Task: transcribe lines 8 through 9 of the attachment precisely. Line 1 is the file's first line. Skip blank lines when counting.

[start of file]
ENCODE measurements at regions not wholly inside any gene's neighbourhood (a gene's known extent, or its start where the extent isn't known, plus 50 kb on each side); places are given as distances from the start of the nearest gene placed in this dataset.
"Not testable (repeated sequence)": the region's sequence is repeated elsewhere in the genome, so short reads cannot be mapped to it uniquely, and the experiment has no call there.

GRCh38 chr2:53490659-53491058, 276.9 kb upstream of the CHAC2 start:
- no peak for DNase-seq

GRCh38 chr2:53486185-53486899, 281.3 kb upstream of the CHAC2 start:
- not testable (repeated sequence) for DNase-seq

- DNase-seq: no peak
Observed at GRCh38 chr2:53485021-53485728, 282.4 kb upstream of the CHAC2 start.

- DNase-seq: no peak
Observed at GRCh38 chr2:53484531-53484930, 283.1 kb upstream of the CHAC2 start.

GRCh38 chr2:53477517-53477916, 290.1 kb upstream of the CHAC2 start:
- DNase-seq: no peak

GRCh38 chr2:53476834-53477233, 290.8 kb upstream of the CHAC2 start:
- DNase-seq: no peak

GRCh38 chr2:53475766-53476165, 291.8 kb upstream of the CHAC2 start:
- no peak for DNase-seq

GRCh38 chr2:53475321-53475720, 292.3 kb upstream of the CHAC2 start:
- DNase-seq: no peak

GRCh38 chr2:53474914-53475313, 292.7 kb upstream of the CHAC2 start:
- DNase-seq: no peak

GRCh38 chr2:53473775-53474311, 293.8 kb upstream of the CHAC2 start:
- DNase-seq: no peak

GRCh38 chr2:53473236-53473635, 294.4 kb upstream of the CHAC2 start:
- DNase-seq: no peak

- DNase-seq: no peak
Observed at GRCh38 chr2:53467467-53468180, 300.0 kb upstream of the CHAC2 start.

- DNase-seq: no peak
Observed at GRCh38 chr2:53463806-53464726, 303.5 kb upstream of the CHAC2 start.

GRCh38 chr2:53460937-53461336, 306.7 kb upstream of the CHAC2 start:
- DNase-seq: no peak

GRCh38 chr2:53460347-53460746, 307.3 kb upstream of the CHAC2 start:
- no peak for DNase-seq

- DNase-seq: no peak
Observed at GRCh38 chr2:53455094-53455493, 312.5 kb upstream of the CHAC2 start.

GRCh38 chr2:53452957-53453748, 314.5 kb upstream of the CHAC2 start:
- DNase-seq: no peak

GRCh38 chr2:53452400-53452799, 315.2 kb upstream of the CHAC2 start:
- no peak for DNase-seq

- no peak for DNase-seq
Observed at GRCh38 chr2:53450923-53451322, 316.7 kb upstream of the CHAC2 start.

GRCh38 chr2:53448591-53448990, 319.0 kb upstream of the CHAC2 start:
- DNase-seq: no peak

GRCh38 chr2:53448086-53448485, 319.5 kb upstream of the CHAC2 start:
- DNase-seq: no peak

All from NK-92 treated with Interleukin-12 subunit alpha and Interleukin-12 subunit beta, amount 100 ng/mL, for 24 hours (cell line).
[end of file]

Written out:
Observed at GRCh38 chr2:53485021-53485728, 282.4 kb upstream of the CHAC2 start.

- DNase-seq: no peak